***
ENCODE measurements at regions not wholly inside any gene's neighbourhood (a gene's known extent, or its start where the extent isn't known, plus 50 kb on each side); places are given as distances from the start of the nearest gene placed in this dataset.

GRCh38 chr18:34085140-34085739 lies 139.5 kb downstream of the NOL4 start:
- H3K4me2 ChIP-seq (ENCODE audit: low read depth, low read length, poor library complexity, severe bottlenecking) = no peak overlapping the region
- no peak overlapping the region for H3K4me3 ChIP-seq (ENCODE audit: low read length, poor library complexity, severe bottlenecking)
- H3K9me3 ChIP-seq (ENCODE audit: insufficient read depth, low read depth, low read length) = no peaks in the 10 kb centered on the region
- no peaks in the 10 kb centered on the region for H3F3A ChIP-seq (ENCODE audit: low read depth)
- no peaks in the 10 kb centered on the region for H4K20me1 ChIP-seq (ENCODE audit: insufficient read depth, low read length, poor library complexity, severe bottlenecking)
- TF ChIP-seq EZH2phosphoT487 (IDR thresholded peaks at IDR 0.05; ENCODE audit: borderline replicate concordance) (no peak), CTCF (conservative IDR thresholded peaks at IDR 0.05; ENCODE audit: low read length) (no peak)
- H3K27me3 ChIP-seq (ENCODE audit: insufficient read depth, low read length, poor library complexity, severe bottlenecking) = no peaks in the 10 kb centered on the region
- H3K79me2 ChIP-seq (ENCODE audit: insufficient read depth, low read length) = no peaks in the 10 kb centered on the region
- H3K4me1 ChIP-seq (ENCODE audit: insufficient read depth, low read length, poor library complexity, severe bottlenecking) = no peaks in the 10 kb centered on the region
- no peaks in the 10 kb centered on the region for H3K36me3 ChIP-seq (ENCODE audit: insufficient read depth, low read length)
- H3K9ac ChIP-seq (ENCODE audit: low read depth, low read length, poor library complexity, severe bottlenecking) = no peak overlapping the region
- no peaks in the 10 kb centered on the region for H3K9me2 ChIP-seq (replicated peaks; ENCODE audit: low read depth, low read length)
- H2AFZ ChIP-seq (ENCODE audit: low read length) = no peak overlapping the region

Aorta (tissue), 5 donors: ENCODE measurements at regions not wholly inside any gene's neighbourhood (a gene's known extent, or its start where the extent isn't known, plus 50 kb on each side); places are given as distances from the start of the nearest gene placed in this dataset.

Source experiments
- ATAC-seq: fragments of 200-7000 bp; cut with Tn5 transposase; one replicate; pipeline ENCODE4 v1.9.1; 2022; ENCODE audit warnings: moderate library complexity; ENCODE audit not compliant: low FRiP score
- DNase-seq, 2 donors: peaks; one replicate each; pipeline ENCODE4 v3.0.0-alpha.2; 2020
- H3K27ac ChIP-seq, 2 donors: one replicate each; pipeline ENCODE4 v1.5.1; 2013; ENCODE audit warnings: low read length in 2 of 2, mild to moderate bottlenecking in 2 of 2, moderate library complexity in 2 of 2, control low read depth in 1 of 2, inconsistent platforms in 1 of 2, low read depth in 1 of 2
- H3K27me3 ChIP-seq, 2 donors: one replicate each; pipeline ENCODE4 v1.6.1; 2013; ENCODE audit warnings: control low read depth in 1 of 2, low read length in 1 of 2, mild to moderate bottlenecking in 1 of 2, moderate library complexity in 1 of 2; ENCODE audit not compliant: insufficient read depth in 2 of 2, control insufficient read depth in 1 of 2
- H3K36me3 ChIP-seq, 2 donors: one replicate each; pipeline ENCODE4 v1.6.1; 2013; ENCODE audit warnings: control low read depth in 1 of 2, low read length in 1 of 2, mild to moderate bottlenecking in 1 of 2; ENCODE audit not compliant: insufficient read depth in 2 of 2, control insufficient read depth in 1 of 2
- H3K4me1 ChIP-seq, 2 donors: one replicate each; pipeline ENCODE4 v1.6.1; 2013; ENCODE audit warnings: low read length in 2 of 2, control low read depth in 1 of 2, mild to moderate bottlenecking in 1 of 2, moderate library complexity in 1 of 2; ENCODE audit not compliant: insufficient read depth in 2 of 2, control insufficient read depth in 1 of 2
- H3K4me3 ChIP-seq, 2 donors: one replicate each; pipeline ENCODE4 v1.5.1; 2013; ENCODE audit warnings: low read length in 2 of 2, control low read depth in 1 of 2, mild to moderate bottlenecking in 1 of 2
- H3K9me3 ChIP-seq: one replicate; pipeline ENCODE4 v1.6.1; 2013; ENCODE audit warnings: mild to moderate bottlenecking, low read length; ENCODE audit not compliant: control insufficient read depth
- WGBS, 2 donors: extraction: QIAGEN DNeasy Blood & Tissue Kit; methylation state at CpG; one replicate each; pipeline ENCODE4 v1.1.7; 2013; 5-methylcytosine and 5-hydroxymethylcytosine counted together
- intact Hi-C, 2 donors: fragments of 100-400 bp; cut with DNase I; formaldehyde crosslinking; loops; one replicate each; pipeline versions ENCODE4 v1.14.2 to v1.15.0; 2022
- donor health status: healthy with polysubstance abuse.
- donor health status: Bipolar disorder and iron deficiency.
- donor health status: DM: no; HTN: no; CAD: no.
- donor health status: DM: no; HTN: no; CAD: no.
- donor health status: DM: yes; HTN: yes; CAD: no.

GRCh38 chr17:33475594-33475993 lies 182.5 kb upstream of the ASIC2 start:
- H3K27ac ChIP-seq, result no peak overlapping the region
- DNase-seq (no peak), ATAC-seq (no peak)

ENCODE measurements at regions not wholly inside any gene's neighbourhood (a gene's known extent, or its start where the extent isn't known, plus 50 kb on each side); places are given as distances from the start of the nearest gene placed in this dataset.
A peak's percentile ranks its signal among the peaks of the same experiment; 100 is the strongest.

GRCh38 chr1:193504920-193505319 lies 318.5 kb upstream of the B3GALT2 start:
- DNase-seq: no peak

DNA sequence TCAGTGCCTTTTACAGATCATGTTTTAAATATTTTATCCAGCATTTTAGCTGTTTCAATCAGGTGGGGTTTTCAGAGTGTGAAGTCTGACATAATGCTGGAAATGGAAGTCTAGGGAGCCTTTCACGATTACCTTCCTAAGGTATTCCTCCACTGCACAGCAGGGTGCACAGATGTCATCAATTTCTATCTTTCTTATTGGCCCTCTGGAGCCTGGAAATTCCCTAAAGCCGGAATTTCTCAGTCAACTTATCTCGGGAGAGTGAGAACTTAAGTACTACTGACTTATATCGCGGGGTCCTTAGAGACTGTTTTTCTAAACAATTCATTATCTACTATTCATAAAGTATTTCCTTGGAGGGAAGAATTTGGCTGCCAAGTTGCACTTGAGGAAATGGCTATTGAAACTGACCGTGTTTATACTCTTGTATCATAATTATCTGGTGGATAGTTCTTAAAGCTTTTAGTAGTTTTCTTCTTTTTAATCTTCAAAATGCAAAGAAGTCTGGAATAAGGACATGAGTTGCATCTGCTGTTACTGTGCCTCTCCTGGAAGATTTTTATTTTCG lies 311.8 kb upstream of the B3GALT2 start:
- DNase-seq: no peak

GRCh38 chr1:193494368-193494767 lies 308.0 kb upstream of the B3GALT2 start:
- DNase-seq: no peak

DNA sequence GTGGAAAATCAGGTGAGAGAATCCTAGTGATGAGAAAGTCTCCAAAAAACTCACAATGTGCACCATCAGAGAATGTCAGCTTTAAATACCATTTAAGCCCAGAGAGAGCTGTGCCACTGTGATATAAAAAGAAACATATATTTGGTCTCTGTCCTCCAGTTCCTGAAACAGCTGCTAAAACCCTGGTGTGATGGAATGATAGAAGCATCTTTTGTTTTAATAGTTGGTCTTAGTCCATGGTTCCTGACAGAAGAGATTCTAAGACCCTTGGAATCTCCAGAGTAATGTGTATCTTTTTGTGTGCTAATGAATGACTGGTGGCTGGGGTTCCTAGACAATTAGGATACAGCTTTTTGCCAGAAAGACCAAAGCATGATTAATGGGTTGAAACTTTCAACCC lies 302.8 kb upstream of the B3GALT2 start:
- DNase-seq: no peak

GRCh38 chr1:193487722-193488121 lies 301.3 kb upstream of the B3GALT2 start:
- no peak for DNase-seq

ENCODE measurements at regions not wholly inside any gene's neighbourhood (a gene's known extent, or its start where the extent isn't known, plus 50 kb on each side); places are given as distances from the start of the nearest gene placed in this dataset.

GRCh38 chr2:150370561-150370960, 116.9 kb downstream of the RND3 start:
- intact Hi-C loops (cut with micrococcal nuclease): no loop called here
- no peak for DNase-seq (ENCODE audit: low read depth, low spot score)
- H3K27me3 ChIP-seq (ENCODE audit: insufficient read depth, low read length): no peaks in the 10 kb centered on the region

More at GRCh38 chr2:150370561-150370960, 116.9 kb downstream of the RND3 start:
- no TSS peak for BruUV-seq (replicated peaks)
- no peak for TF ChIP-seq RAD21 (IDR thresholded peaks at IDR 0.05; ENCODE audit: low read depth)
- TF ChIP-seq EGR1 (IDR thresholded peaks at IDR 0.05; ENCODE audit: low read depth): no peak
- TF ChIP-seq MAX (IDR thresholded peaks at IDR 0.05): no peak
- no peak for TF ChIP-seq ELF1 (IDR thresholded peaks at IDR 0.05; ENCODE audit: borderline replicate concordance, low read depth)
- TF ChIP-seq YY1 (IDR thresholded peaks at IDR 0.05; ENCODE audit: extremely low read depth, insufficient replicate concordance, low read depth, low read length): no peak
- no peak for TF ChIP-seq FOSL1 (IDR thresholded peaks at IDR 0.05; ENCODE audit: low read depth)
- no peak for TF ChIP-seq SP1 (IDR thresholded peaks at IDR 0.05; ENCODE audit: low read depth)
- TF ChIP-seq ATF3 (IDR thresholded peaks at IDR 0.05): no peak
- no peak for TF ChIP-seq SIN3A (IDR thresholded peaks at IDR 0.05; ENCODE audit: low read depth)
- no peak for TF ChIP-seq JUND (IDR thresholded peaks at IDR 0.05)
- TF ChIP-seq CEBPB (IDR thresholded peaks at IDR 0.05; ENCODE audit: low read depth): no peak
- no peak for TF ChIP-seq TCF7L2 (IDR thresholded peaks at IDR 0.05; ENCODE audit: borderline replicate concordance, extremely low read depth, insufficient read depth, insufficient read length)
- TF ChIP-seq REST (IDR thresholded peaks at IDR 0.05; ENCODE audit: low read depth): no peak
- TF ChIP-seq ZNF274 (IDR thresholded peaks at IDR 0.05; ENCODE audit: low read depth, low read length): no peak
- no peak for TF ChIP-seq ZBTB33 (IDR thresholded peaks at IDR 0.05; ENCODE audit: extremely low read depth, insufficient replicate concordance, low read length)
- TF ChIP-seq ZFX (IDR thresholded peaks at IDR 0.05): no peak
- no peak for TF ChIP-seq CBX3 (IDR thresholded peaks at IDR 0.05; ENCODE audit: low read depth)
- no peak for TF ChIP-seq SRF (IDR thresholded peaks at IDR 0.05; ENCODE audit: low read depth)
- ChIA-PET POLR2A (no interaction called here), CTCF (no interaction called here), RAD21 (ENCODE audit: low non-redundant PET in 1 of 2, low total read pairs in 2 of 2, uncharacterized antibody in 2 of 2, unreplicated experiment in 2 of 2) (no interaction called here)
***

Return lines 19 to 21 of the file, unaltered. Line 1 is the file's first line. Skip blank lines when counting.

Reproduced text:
- DNase-seq, 2 donors: peaks; one replicate each; pipeline ENCODE4 v3.0.0-alpha.2; 2020
- H3K27ac ChIP-seq, 2 donors: one replicate each; pipeline ENCODE4 v1.5.1; 2013; ENCODE audit warnings: low read length in 2 of 2, mild to moderate bottlenecking in 2 of 2, moderate library complexity in 2 of 2, control low read depth in 1 of 2, inconsistent platforms in 1 of 2, low read depth in 1 of 2
- H3K27me3 ChIP-seq, 2 donors: one replicate each; pipeline ENCODE4 v1.6.1; 2013; ENCODE audit warnings: control low read depth in 1 of 2, low read length in 1 of 2, mild to moderate bottlenecking in 1 of 2, moderate library complexity in 1 of 2; ENCODE audit not compliant: insufficient read depth in 2 of 2, control insufficient read depth in 1 of 2